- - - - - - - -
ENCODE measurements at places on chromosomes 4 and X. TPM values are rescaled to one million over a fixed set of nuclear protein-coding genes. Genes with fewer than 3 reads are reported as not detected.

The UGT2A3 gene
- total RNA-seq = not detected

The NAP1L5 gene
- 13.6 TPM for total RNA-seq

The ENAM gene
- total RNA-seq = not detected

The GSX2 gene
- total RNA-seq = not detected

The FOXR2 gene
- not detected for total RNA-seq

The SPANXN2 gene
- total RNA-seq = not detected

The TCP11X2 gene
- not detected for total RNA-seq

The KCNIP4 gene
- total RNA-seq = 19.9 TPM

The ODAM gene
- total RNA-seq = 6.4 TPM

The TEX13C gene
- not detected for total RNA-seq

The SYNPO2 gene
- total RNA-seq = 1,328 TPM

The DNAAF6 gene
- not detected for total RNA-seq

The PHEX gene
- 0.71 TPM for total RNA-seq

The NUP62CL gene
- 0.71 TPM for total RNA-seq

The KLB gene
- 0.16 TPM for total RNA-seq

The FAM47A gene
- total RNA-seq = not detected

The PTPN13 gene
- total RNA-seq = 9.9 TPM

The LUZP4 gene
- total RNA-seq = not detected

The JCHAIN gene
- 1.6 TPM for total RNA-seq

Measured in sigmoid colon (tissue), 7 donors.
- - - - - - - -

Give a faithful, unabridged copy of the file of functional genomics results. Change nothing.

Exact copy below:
ENCODE measurements at places on chromosomes 4 and X. TPM values are rescaled to one million over a fixed set of nuclear protein-coding genes. Genes with fewer than 3 reads are reported as not detected.

The UGT2A3 gene
- total RNA-seq = not detected

The NAP1L5 gene
- 13.6 TPM for total RNA-seq

The ENAM gene
- total RNA-seq = not detected

The GSX2 gene
- total RNA-seq = not detected

The FOXR2 gene
- not detected for total RNA-seq

The SPANXN2 gene
- total RNA-seq = not detected

The TCP11X2 gene
- not detected for total RNA-seq

The KCNIP4 gene
- total RNA-seq = 19.9 TPM

The ODAM gene
- total RNA-seq = 6.4 TPM

The TEX13C gene
- not detected for total RNA-seq

The SYNPO2 gene
- total RNA-seq = 1,328 TPM

The DNAAF6 gene
- not detected for total RNA-seq

The PHEX gene
- 0.71 TPM for total RNA-seq

The NUP62CL gene
- 0.71 TPM for total RNA-seq

The KLB gene
- 0.16 TPM for total RNA-seq

The FAM47A gene
- total RNA-seq = not detected

The PTPN13 gene
- total RNA-seq = 9.9 TPM

The LUZP4 gene
- total RNA-seq = not detected

The JCHAIN gene
- 1.6 TPM for total RNA-seq

Measured in sigmoid colon (tissue), 7 donors.